Commercial Real Estate Continues to be a Favorable Investment

Written by George Williams, Retail Investment Team
June 1st, 2022
Retail, Investment

Capital costs are rising, but economic fundamentals remain strong and commercial real estate continues to be a favorable investment 

After a long run of incredibly cheap capital, the commercial real estate industry is adjusting to a jump in the cost of debt. In some cases, loan rates have increased 200 to 300 basis points compared to a few months ago. Yet just how impactful those higher financing costs will be on deal flow, pricing and investment sales remains to be seen. 

Recently, the Federal Reserve raised the federal funds borrowing rate by another 50 basis points. The increase follows a 25-basis point bump in March, which was the first rate increase since 2018. 

Any person, business, or corporation who borrows money benefits from a stable Fed Funds Rate. For real estate investors, lower interest rates often translate into increased investment opportunities and higher prices for sellers. As the cost of borrowing money stays low or even decreases, investors tend to become more active, borrowing more money to take advantage of the overall financial savings and leverage their returns.  

Higher capital costs may have a cooling effect on what has been a hot market. Although activity remains robust, expect to see some of those headwinds impacting the market as we go into the second half of the year. This cooling may be ameliorated somewhat by the sheer amount of liquidity in the market.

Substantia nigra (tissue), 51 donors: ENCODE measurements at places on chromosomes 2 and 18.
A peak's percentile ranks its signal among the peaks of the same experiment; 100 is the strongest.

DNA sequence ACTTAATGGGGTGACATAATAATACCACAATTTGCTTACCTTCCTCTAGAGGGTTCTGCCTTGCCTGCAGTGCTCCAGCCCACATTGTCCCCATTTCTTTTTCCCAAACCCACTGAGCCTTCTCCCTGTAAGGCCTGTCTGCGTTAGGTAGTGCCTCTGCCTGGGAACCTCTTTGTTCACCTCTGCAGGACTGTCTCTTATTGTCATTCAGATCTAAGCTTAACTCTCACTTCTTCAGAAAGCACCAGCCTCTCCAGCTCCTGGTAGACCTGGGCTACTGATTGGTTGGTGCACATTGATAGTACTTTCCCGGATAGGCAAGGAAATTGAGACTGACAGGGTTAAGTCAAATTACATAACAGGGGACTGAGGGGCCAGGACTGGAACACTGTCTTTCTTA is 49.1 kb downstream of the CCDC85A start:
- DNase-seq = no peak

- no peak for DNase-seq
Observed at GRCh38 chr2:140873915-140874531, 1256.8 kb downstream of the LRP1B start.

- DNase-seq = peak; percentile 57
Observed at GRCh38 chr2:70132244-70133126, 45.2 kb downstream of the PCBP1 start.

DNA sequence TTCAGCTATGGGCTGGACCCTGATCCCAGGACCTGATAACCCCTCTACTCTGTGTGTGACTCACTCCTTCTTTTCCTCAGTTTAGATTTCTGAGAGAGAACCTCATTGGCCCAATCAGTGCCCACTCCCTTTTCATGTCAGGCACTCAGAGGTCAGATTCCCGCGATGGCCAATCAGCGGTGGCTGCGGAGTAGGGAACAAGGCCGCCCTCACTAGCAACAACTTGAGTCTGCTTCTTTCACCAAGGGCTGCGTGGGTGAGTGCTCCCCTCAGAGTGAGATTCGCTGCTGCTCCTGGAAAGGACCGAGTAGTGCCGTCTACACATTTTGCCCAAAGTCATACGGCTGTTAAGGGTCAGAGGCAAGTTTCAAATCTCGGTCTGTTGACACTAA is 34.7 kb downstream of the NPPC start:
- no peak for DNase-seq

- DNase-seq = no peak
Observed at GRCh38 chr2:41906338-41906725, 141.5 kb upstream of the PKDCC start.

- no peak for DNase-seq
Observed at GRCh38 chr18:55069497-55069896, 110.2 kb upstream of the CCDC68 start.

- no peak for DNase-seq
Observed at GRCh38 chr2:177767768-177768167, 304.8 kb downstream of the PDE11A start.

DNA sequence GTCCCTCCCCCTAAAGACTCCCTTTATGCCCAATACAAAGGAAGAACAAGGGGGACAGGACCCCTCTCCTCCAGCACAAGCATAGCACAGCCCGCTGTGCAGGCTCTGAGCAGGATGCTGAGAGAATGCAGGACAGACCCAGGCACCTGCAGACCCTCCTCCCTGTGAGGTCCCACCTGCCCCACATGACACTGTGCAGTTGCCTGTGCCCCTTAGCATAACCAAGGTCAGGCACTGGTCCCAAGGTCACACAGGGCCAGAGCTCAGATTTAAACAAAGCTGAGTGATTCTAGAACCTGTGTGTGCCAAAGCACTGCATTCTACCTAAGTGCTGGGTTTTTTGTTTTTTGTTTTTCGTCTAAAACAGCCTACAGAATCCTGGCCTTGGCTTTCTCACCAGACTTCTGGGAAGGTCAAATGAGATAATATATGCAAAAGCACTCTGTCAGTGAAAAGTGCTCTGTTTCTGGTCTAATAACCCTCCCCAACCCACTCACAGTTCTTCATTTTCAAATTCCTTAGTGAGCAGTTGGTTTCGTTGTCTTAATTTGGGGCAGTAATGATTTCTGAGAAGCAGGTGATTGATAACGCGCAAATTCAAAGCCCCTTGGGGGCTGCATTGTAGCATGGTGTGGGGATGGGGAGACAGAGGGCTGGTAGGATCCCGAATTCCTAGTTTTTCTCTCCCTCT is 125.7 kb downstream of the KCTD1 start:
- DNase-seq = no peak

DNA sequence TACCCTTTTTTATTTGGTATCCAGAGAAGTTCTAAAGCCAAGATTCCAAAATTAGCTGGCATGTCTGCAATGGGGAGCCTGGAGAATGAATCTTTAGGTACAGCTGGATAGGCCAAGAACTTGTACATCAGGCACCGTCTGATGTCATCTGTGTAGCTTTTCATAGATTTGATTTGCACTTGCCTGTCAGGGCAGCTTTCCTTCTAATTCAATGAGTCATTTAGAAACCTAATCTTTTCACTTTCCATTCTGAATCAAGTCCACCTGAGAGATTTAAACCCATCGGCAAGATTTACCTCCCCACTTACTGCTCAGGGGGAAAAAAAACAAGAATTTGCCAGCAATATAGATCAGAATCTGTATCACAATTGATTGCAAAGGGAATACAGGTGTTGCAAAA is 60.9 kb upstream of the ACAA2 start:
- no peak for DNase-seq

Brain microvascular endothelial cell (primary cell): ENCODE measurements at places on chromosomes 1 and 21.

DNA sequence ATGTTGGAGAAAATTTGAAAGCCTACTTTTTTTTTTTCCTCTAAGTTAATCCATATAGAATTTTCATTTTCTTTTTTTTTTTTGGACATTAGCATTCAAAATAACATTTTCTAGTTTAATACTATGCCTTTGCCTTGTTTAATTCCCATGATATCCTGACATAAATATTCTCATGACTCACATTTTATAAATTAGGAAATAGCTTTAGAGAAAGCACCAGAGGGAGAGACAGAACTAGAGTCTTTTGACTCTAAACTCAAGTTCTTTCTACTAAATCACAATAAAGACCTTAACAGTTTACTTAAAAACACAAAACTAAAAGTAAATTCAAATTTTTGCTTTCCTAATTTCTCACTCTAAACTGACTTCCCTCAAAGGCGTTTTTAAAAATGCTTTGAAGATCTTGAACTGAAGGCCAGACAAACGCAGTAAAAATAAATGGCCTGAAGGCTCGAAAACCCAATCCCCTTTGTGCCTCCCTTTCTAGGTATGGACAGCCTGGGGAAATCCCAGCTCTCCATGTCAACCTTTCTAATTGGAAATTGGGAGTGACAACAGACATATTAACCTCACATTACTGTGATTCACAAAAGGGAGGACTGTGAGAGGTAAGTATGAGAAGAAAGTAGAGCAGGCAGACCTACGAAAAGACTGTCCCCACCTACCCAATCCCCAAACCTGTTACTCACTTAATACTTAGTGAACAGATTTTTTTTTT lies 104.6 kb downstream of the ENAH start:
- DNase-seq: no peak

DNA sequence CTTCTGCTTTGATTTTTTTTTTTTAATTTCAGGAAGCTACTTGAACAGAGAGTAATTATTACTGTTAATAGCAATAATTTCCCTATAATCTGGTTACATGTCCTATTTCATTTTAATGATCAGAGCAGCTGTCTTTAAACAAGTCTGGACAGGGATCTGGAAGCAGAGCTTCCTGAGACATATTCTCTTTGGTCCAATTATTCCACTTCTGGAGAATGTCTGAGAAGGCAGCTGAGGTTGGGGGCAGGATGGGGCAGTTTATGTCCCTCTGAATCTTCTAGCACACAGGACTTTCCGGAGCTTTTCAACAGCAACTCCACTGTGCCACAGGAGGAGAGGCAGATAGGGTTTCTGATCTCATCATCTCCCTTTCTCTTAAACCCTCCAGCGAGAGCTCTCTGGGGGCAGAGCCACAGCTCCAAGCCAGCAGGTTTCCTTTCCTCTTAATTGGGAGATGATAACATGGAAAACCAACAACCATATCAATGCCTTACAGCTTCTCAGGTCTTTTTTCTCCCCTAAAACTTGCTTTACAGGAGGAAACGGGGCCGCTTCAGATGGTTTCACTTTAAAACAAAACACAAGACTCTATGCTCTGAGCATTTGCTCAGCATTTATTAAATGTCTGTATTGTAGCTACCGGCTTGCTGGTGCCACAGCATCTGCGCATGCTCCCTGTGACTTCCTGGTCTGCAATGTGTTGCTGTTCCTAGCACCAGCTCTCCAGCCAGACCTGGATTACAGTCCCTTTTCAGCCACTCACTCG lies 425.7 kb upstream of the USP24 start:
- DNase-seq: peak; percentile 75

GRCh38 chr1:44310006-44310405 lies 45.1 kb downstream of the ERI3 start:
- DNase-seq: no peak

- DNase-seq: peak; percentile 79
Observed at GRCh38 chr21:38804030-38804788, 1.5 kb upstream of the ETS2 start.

Investors must consider the macro economic conditions, local market conditions, treasury yield, and Cap rates among other factors when investing. The capitalization rate, commonly called “Cap Rate,” is the expected return on an investment property which factors in risk and perceived value. The Cap Rate is calculated by dividing the property’s net operating income (NOI) by the current market value. 

Capitalization Rate = Net Operating Income / Current Market Value 

When interest rates rise, investors pay more to borrow money. Consequently, this drives up commercial property costs. Spending more to borrow money cuts into overall profits, therefore decreases the Cap Rate. On the other hand, low interest rates for commercial real estate don’t necessarily produce favorable Cap Rates. The reality is that other factors affect cap rates as well. 

Interest rates aren’t the sole factor affecting commercial real estate performance. While there is a relationship between interest rates and Cap Rates, it isn’t always  as close as some might believe.